It is more than 40 years since Salman Rushdie won the Booker Prize with Midnight’s Children, a novel that has since been judged the best of all Booker winners. A fanciful, yet also factual, account of the early days of Indian independence, one that owed much in its employment of magic realism to Latin American fiction, it remains surely the best thing Rushdie has done. Well, there’s no shame in never again matching an early novel. Hemingway never wrote another as good as The Sun Also Rises and, a more eccentric opinion, my grandfather found nothing Dickens subsequently wrote that matched The Pickwick Papers.
Rushdie’s life story is well-known, notably the fatwa – death sentence – imposed on him by the Iranian Ayatollah which required him to live incognito with police protection for several years, and most recently the knife attack he suffered from a Muslim fanatic in New York. Throughout it all he has gone on writing, sometimes well, sometimes, especially in novels set in the USA, not so well. This new novel was completed before last year’s attack, and is one of the richest and most exuberant books he has given us for some time.
It is set in medieval India – the 14th century in our reckoning – in the great empire of Vijayanagara, but it doesn’t pretend to be a historical novel. No doubt much is rooted in history, but the treatment is fanciful and, one must say, self-indulgent.
It purports to be a translation, happily abridged, of an epic poem by the Empress Pampa Kampana who lived for 200 years. Now this has been translated by one who protests that he is “neither a scholar nor poet but merely a spinner of yarns”. You may choose to think the translator is Rushdie himself, and will be right to do so. There is history here, violent, haphazard and often improbable so that it may be thought a mediaeval Indian Game of Thrones, recounted with the utmost relish. There is humour often, the mellow humour of a writer who has looked cruel reality in the face and not only survived but emerged laughing. There is absurdity, and the absurdity is true to life. It has of course the weakness of all fantasy and all magic realist novels, and this is that when you, the author, can make anything happen as the whim or fancy takes you, it is difficult to make anything matter. This sprawling narrative is full of fun but what, if anything, does it signify?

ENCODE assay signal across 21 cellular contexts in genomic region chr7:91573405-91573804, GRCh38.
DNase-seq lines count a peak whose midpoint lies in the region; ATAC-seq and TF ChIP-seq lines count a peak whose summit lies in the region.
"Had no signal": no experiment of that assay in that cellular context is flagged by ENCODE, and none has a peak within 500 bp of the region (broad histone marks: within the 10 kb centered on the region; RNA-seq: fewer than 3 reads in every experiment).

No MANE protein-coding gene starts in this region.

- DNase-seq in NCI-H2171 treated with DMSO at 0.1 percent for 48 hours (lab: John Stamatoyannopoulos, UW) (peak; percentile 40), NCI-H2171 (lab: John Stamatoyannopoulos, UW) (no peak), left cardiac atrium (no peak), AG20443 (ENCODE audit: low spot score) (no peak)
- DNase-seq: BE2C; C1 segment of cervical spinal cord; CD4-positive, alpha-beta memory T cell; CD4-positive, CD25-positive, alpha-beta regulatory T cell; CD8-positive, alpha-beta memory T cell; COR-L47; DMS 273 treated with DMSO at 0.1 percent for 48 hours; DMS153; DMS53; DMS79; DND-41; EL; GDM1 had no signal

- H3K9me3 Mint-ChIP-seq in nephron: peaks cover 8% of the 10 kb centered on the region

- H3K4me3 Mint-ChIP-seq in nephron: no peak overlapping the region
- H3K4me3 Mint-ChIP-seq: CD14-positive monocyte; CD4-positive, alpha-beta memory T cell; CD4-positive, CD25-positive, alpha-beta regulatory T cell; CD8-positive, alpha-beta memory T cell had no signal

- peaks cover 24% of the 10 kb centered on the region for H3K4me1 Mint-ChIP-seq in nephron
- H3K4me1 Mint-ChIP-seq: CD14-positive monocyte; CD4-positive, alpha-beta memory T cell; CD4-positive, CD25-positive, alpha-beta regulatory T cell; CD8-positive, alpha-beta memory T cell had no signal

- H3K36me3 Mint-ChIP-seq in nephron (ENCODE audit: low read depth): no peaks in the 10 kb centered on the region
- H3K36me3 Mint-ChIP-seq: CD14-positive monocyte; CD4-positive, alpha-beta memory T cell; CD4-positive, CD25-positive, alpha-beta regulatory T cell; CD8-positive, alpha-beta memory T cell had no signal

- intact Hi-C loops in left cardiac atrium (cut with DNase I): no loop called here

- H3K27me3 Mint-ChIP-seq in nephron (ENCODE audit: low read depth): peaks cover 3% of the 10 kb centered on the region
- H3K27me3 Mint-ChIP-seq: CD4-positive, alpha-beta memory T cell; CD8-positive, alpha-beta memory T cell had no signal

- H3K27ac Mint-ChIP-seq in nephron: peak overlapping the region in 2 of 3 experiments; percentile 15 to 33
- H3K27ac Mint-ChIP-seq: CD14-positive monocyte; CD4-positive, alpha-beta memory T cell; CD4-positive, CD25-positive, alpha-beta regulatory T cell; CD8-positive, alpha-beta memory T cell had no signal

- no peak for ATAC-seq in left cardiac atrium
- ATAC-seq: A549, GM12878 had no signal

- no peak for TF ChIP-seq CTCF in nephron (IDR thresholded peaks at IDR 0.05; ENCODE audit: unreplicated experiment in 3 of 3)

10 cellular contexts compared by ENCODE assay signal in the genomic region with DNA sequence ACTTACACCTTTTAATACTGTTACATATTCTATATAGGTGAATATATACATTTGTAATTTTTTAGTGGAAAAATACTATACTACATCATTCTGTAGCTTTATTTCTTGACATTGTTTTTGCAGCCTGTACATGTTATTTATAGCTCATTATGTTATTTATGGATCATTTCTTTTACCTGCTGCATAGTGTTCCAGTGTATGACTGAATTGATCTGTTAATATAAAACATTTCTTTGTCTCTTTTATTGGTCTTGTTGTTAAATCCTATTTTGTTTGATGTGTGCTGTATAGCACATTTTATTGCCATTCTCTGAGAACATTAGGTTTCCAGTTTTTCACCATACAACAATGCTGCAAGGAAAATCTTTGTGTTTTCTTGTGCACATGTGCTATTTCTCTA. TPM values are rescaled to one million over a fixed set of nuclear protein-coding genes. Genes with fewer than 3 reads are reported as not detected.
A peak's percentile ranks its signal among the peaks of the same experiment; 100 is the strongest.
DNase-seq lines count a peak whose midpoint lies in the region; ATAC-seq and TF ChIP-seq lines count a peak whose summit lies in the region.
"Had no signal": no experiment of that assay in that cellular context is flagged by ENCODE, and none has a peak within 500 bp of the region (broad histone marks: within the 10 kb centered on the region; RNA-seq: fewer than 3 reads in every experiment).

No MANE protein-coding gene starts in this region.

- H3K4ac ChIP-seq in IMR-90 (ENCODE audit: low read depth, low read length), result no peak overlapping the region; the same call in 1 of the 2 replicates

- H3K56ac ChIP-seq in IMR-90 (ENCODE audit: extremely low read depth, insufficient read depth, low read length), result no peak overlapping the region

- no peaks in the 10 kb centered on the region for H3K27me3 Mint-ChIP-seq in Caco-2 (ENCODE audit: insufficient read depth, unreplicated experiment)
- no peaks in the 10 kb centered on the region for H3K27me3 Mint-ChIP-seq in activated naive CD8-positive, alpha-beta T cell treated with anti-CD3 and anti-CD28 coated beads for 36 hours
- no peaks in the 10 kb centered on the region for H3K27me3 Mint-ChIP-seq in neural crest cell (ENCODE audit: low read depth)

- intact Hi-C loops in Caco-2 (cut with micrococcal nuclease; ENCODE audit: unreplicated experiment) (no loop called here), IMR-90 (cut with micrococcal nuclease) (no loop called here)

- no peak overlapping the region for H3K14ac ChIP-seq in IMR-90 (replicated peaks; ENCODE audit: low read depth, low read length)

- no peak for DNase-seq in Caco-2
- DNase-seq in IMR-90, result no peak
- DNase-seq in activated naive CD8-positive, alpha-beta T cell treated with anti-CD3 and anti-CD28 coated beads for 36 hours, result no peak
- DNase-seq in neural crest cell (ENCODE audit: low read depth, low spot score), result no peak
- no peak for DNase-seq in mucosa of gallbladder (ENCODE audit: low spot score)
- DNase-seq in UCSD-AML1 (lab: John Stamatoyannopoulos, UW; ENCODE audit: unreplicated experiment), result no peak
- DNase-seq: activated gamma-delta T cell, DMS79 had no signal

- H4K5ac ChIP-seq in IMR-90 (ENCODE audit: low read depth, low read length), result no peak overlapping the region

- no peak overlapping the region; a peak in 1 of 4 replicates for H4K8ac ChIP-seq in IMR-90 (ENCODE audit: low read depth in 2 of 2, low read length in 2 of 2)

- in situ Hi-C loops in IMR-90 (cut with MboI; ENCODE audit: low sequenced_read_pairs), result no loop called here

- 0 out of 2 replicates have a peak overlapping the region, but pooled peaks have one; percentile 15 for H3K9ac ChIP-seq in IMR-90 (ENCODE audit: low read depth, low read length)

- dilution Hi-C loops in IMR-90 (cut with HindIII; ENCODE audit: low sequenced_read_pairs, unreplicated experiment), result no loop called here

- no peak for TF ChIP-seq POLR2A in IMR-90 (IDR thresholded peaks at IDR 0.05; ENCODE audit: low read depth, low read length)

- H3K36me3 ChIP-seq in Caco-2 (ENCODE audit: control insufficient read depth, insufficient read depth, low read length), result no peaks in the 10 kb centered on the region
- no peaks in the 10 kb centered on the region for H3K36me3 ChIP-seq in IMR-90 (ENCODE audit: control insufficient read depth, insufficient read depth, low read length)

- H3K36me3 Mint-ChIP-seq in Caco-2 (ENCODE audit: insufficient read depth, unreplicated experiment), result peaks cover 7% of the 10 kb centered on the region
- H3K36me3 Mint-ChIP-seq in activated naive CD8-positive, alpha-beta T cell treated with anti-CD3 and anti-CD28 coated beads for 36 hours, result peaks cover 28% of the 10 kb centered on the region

“For those who like this sort of thing,” Muriel Spark once remarked, “this is the sort of thing they will like”. There are many who do like this sort of thing. The back cover of Victory City offers praise which might seem a bit over the top for Shakespeare or Tolstoy. Conversely, those who prefer their fiction better rooted in common – or indeed uncommon – experience will be unlikely to endorse one critical – or uncritical – judgement that “here we find an epic tale that brings us back to the key questions of what it is to be human, to be authentic, to love and to grieve”.
For some, Rushdie is a great novelist, one of the very best English language ones of the last half century and more. For me, he is at best a splendid entertainer but one who leads you neither to think or feel. Having said this, I confess to an inability to like magic realism except in short and whimsical pieces. This may be my limitation, not the author's. It may be sour grapes. My one venture into to the field was the worst novel I have written. So I have never been the best or even fairest judge of Rushdie’s novels. That said, I approve and admire his dedication to our art or craft, and the courage he has brought to his life and work. His energy more than four decades on from Midnight’s Children is remarkable, his dedication to the craft of fiction wholly admirable. He may not be my cup of tea, but he has delighted thousands of readers. Victory City will delight them too. It is surely the best thing he has done in years. Even I can see that, and I applaud his persistence and vitality.
Victory City, by Salman Rushdie, Jonathan Cape, 338pp, £22